Just as aka threads develop between the low and high selves, they can develop between yourself and any object or person you contact. With each additional contact with the person or object, the cords become braided together and form an aka cord, which can result in a strong bond between the two. Empathy and telepathy are believed to operate via the movement of mana and thought forms along aka cords. This kind of psychic bond can occur among any of the three selves and between two or more people who have developed strong aka cords between them.

Creation begins with a thought or idea, and as it has been stated above everything that has ever been created or ever will be created has a shadow body, including our thoughts. As thoughts take shape it becomes attached by an aka thread to all the thoughts which came before it. Therefore all thoughts are connected in some way by aka cords.

Another extremely important aspect of Huna teaching is the importance of mana, or vital force. Mana is the basic energy in all things. Huna teaches that mana is taken from food and air by the low self and stored in the low self's shadow body. In addition, mana, or vital-life-energy, in a person's body is divided into three categories or levels of power. The mana of a person changes according to which self is using that energy. The lowest level of power is associated with the lower self. When used by the middle self, the level of mana is believed to be raised. In like fashion, when mana is utilized by the higher self, its level is increased.

Finally, the tenth element is identified as the physical body, which is the vehicle in which the other nine elements reside and operates. So, to clarify the ten elements are:

* The three selves (low, middle, and high)

* The three shadow bodies associated with the three selves.

* The three levels of mana, or energy, as used by the three selves/bodies

* The physical body

Ha: The Breath

Huna teaches that the practice of deep breathing connects us to all life. Humans are designed to take in oxygen, and it is believed that proper breathing increases our energy levels as well as our level of efficiency. When we inhale, we don't just take in oxygen, but we also take in mana as well. It is this energy that we must have within every fiber of our being, including our three selves, our shadow bodies and our physical body.

The Practice of Ha Breathing and of the Ha Rite has variations in different Huna schools but is found in most Huna traditions in some form or another.

Take a deep breath through your nose quickly. Not so deeply as to be uncomfortable or cause strain. Then exhale slowly through the mouth, making the sound "ha" as you exhale, just a soft sound on the exhaled breath do not exhale so greatly as to cause discomfort. The mouth is only partially opened not widely. You may become more focused and mentally clear and energized in a calm and peaceful way from doing the Ha breath this can be done as many times a day as you wish, nothing to excess of course.

This breath form is used in many Huna traditions as a prelude to active prayer, meditation and manifestation or affirmation processes as it can build up an extra supply of Mana which can be used to amplify these efforts.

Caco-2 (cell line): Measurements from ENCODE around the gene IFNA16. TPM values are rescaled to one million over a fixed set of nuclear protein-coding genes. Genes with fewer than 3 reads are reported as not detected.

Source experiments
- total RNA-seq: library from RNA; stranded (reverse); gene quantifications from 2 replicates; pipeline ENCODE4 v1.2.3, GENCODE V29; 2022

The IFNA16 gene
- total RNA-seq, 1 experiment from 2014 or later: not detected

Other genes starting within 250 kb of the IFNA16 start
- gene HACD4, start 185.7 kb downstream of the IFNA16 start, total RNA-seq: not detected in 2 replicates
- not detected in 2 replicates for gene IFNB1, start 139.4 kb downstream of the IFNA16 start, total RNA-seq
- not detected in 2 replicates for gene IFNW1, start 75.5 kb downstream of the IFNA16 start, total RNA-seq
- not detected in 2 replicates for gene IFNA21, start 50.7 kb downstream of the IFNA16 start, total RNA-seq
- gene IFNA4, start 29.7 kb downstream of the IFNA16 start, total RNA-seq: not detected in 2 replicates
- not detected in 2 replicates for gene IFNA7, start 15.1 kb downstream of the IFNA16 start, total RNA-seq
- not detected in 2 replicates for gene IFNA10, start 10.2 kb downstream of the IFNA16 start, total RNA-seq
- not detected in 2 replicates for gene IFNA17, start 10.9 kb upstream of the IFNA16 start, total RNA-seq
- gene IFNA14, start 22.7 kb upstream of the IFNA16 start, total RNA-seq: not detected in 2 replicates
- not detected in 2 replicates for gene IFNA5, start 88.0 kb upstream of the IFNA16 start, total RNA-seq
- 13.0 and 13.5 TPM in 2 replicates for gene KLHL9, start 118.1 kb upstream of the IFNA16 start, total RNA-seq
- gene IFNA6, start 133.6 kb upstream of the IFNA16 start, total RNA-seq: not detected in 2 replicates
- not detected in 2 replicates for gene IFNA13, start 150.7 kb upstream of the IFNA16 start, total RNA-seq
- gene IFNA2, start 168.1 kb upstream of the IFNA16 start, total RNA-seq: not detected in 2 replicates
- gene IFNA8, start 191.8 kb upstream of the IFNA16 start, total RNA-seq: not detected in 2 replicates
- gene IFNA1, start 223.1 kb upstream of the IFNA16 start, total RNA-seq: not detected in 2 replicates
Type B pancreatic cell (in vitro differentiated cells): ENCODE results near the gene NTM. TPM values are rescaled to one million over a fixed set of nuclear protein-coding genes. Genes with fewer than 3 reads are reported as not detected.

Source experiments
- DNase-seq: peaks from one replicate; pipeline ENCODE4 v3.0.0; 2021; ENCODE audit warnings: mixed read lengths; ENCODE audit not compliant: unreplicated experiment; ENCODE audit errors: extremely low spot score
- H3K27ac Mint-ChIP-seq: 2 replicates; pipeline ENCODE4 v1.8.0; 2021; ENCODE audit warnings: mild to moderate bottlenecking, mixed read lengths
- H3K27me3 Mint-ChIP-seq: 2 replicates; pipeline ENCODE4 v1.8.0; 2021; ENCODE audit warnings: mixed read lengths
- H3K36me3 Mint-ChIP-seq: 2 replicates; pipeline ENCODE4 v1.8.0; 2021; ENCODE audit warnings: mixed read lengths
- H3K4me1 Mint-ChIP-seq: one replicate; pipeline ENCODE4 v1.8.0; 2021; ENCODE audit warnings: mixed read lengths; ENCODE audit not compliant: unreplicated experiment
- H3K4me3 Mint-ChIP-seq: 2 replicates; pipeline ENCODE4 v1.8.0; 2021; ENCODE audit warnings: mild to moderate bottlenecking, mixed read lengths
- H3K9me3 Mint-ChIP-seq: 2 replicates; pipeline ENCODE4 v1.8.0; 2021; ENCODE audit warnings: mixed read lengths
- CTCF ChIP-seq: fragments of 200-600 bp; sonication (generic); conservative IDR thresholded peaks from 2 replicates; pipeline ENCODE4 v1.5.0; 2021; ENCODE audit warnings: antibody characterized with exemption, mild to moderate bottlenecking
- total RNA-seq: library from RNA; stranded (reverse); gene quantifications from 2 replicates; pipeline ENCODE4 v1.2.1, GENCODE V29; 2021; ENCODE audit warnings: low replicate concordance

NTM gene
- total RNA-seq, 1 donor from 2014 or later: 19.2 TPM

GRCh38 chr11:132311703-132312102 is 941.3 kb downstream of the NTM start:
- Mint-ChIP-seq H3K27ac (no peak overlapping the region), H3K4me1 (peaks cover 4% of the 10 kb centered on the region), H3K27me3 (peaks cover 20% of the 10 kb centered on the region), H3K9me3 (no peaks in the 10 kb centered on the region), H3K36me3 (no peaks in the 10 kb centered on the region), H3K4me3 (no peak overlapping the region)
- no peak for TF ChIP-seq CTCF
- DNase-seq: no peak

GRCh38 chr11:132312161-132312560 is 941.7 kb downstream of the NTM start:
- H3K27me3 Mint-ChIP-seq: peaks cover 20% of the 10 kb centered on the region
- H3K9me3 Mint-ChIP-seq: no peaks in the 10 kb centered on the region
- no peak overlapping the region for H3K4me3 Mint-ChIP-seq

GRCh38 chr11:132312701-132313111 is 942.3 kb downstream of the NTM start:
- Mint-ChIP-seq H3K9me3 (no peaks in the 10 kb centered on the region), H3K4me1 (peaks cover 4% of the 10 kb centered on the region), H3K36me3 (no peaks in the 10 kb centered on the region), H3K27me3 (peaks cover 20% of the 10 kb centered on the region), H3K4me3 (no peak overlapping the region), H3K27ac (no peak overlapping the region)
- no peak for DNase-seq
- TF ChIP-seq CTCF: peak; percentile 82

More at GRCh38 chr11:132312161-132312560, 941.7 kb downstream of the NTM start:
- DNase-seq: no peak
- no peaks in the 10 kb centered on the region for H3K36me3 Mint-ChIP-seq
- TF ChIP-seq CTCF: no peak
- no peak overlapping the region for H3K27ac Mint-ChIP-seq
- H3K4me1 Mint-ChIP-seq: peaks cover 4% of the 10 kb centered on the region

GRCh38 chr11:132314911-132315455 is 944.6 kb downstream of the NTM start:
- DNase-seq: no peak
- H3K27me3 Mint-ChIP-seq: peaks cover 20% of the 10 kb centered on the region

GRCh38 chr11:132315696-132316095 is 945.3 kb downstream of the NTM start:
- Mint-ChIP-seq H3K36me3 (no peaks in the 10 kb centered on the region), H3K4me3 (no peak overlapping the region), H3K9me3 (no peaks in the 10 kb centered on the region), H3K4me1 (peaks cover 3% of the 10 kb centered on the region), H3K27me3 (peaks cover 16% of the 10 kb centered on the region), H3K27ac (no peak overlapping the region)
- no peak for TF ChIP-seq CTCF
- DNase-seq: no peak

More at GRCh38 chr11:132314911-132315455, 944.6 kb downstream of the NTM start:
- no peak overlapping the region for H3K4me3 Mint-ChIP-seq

Another Huna Breath Form is sometimes called the Piko -Piko breath

The Ha Rite

There are many methods to do a Ha Rite, all of which produce results when practiced regularly. All Ha Rites consist of breathing deeply with the intent of accumulating a surcharge of mana before prayer. A mental image, or prayer picture, then becomes the focus on one's thoughts, however, if you are not visually oriented, it is suggested that you focus on your single intent. The prayer picture/intent and mana is then sent to the higher self along the Aka cords (see above).

There are a few things to consider before performing a Ha Rite. They are:

* Ask yourself, does my desire maintain harmony and balance? There is more than enough abundance in the universe to provide for all. Therefore it is not necessary to seek to take what rightfully belongs to another. Focus on your goal and let the universe bring it to you in such a way so that harmony and balance is maintained.

* Your visualization should imply that your goal has already manifested. Don't focus on the path that your goal will take but rather the destination.

* Be sure that you want what you want. If you constantly change your mind about what it is that you desire, your Higher-Self is constantly having to adapt to your whims which will take longer for your goal to manifest, if at all.

To begin the Ha Rite, cup and hold your hands so that your finger tips are about an inch or two apart, and spread your fingers so none of them touch one another (this prevents you from grounding the energy back into your body). While breathing deeply and SLOWLY use the intent of building a surcharge of mana between your hands. You should strive to control your breath to 5 breaths a minute or less (compared to the normal 15-18 breaths a minute), because the longer the oxygen is in contact with your lung tissue, the more mana you extract from it. Tradition is to use four sets of four breaths or even 10 sets of four breaths to build a mana surcharge for the prayer.

Visualize your prayer picture as if it were the cover of a balloon in the area between your hands. The more mana you pour into the prayer picture the brighter and more realistic the prayer picture becomes. Use intent to put mana into the space between your hands. You may want to visualize a sparkling gold/amber mist forming between your hands. At first you may think it is only imagination or coincidence, but the more you work with mana; the more you will come to experience mana is something real instead of your imagination or coincidence, and help you develop faith.